MACHINE GUARDING: HELP SHAPE SAFETY CULTURE

27-05-2019

If you’ve ever seen the fallout from poorly guarded machinery you will no doubt be motivated to ensure it doesn’t happen again. The traumatic injuries associated with this hazard are as horrific as they are avoidable, and they are occurring all too frequently in the wood and metal manufacturing industry.

The Centre for Work Health and Safety is in the early stages of creating a tool to make manufacturing workplaces safer, better places to work in.

As part of the project, the centre is running a series of surveys to gather data from manufacturers. There are only 30 places remaining, and time is running out for companies to secure their places in the study.

Skye Buatava, Director of the Centre for Work Health and Safety says the field of injury prevention has progressed beyond engineering, education and enforcement to improving resilience and safety culture.

“It’s not just about having technical systems in place; ‘safety culture’ is as much a part of the picture as any of these other factors when it comes to injury prevention,” says Buatava.

“The safety culture concept takes a holistic approach to injury prevention and reflects an organisation’s shared perceptions and behaviours in relation to safety.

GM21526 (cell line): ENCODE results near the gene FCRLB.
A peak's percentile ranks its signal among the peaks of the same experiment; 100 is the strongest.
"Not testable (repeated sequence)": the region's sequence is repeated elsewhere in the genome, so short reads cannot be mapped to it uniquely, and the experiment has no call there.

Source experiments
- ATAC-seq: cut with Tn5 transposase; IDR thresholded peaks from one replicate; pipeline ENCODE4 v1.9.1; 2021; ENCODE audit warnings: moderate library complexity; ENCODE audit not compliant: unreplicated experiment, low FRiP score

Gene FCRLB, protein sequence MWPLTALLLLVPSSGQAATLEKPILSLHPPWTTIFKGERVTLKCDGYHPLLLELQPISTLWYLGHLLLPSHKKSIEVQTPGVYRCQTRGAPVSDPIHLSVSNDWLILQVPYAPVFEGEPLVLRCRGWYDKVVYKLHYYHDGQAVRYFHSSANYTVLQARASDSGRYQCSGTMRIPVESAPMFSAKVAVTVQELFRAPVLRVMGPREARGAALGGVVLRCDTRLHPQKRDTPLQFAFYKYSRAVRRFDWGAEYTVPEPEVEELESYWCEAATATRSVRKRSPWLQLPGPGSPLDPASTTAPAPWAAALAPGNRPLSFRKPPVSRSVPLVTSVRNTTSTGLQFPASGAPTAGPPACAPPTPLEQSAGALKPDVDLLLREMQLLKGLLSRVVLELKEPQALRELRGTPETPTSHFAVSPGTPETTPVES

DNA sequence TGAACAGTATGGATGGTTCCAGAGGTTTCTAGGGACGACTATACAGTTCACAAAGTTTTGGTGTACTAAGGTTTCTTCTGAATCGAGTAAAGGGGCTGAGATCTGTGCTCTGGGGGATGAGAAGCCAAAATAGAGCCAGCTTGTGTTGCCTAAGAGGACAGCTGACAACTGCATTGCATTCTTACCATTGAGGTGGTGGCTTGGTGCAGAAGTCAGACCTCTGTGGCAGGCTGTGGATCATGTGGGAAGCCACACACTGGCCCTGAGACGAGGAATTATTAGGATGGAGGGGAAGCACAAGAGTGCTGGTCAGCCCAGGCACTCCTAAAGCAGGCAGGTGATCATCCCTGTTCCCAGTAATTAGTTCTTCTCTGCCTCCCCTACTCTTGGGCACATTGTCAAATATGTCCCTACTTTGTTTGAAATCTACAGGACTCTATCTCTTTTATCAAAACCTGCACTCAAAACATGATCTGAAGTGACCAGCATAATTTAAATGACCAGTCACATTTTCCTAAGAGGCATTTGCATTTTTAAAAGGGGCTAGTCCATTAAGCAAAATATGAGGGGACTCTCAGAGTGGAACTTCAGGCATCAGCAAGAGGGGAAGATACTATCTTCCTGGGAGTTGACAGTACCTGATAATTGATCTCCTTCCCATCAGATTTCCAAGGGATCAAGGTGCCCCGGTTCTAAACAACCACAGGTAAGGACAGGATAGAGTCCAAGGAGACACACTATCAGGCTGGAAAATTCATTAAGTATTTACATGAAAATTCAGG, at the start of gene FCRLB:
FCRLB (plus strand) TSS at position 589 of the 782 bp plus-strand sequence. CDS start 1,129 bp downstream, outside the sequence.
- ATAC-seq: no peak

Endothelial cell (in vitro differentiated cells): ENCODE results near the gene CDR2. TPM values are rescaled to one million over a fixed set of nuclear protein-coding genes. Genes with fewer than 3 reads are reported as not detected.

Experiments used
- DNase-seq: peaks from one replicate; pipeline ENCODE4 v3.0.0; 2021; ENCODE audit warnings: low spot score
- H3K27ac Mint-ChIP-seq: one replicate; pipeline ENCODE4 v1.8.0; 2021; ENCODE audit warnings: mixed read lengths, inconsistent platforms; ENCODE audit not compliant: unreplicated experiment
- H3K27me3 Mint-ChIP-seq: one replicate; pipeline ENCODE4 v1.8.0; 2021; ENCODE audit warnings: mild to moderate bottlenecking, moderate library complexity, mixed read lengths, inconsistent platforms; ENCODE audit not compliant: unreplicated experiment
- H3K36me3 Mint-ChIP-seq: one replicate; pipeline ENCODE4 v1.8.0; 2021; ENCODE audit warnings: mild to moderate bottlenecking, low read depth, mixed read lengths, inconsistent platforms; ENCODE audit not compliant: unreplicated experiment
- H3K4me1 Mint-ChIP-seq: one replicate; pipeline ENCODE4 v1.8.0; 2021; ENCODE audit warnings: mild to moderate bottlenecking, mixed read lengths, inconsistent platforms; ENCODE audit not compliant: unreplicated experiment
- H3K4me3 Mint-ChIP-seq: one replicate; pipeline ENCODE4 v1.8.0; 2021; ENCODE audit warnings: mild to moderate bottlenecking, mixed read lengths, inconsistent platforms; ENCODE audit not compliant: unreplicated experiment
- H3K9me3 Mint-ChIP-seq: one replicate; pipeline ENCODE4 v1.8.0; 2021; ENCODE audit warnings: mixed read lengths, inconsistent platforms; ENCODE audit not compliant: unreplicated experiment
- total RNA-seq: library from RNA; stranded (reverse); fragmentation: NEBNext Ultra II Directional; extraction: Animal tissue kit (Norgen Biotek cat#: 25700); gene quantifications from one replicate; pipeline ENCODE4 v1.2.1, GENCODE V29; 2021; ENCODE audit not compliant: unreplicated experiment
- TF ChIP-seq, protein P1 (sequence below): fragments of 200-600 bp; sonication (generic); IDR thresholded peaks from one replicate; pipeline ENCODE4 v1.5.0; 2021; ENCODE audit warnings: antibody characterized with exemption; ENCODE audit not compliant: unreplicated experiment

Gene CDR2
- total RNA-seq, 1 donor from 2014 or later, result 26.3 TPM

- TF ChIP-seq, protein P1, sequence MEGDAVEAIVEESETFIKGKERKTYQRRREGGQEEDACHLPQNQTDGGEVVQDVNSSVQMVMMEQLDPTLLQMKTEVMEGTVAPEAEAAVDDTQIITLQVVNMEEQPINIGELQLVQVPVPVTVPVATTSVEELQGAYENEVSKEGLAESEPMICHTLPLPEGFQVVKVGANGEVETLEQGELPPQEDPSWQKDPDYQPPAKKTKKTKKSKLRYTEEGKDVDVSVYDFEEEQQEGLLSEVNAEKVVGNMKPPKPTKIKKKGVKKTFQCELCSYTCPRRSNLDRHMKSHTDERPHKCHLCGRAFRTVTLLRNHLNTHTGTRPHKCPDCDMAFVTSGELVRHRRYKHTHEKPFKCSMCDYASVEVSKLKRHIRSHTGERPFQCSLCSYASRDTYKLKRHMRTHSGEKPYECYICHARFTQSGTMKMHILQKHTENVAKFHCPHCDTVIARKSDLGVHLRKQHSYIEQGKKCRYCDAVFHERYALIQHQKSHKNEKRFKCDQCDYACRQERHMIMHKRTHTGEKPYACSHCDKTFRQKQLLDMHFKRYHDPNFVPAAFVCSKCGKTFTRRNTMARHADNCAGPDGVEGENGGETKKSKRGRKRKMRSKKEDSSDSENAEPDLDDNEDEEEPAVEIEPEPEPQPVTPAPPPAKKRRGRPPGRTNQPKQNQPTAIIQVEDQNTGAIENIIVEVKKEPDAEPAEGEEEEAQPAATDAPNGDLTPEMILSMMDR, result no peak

“It’s about why you do safety as much as how you do it.”

The centre is teaming up with the Griffith University Safety Science Innovation Lab to improve safety culture and leadership within the manufacturing industry. The research aims to demonstrate the link between management characteristics, safety culture, and safer use of machines by young workers in ‘traditional’ heavy manufacturing industries (eg metal and wood).

“Over the next six months, the centre will be developing and trialling an industry-specific safety culture toolkit that includes: a free safety culture survey, results report and debriefing; as well as a free online training course for supervisors and managers,” says Buatava.

“This information will help each business identify opportunities and learn how to improve its safety culture.

“We want the toolkit to reflect the industry so we’re talking to managers and workers in wood and metal manufacturing who are willing share their experience and insights.

“We will use this information to develop the toolkit, and then invite participants to take part in two short surveys between May and October this year.”

If you run a manufacturing business, know someone who does, and are keen to get involved, you can sign up here.

Centre for Work Health and Safety
www.centreforwhs.nsw.gov.au

 

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